Bee Season by Myla Goldberg

Availability: Amazon, Los Gatos, San Jose, Santa Clara County

Our member Pia Chamberlain writes:

Myla Goldberg creates a portrait of a family using short scenes told through the eyes and voices of four members of a family. They provide history and context for each person, jumping back and forth in time and place without being disjointed.  For me, the power of this book lies in the true quality of each voice, especially those of the children. Goldberg captures the poignant search for parental approval of the younger child, Eliza, adeptly contrasting with her older brother Aaron’s quest for independence from the expectations of their parents. You ache for these children as they are buffeted by life, let down by their self-absorbed parents, fall and get back up. You rejoice with them for their triumphs. The parents are also fully formed human beings– flawed, certainly, but also well-meaning and clearly caught in webs of their own making.

The title refers to spelling bees, which reveal Eliza’s unexpected affinity for words and spelling. As she suddenly gains prominence in her father’s eyes through this newfound talent, her brother, the erstwhile family star and budding cantor, is left to an unfamiliar back seat within the family.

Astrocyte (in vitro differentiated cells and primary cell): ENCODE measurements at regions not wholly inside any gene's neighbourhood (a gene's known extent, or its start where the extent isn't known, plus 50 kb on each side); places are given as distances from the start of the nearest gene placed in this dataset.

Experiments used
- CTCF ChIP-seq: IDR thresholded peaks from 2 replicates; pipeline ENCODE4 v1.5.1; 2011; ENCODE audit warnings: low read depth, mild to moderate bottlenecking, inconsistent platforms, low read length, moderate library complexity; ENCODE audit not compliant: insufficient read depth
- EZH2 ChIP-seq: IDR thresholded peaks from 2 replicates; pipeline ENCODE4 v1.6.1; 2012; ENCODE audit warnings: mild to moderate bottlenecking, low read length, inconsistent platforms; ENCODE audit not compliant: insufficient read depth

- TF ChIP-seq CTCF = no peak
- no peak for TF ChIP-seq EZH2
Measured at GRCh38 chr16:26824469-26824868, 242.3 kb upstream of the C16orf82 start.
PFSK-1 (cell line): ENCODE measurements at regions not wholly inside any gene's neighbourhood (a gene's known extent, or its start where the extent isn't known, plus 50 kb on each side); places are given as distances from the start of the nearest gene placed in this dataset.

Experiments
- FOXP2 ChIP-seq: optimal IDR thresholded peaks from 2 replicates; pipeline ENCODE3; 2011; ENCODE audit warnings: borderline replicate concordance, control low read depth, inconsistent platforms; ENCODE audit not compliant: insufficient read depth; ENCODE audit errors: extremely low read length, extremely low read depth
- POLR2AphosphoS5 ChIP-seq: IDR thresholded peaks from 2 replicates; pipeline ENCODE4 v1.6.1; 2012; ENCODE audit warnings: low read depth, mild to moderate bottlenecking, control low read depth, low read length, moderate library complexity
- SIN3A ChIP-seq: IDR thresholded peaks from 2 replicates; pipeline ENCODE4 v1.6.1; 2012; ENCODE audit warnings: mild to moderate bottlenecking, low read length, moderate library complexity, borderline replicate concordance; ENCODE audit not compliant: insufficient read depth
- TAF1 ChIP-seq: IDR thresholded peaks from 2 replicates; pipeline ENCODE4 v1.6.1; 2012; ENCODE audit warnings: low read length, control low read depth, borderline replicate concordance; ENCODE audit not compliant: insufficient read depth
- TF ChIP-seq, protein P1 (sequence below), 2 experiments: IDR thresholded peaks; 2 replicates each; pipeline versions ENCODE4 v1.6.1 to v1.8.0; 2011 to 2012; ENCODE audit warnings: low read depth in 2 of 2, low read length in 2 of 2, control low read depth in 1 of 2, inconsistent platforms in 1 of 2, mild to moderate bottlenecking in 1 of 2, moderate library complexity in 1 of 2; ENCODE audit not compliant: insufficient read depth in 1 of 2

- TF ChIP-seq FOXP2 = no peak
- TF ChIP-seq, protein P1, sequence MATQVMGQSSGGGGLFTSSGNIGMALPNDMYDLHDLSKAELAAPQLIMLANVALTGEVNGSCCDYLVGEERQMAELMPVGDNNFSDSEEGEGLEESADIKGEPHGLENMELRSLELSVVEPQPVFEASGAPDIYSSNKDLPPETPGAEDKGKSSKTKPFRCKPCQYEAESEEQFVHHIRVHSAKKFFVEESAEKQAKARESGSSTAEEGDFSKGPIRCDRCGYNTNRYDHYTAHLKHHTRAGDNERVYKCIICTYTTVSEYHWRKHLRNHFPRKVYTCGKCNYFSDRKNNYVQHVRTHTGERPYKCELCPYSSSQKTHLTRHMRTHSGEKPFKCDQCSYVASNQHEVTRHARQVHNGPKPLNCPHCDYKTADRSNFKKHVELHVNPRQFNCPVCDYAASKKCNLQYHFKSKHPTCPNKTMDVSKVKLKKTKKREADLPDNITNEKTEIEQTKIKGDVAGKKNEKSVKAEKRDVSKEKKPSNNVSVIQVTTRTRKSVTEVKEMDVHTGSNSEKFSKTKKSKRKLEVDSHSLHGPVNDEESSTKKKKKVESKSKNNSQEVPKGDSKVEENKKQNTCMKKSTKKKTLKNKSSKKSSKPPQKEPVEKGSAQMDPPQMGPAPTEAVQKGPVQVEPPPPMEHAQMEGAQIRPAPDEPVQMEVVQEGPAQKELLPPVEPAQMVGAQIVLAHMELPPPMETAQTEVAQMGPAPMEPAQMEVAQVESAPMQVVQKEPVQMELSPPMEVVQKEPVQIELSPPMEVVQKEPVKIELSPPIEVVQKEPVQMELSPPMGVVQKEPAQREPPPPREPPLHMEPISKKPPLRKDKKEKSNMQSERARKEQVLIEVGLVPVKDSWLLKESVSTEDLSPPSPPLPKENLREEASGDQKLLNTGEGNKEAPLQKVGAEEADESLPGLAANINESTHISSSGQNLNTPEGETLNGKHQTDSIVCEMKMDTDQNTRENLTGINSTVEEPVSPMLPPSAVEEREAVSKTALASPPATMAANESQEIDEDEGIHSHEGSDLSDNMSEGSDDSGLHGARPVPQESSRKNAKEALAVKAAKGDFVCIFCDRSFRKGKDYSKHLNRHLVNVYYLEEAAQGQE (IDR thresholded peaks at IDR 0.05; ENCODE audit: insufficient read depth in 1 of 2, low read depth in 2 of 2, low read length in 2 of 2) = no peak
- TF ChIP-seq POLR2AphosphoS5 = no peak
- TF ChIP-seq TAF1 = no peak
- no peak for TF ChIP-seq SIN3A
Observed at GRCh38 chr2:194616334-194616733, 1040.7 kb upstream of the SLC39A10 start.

Religion surfaces in several parallel ways. For the younger child, religion and increasingly, mysticism, provide a path to parental approval. For her older brother, religious represents freedom and breaking out to find his own way. This book really made me reflect on the power of religion to shape our lives and our relationships with those we love.

Bee Season does a wonderful job of finding the holy in the mundane, as well as the mundane in the holy (sometimes hilariously so, as in the game of “sheep” the children play, where they each try to be the one to instigate the stampede to sit down at the end of the silent amidah).

Where the story goes awry for me is towards the end, when Kabbalistic mysticism takes an increasingly prominent role, straining believability. I wish that Goldberg had left that part off and found a more satisfying way to end the book. But even with this flaw, the book is so absorbing and satisfying, it’s well worth reading.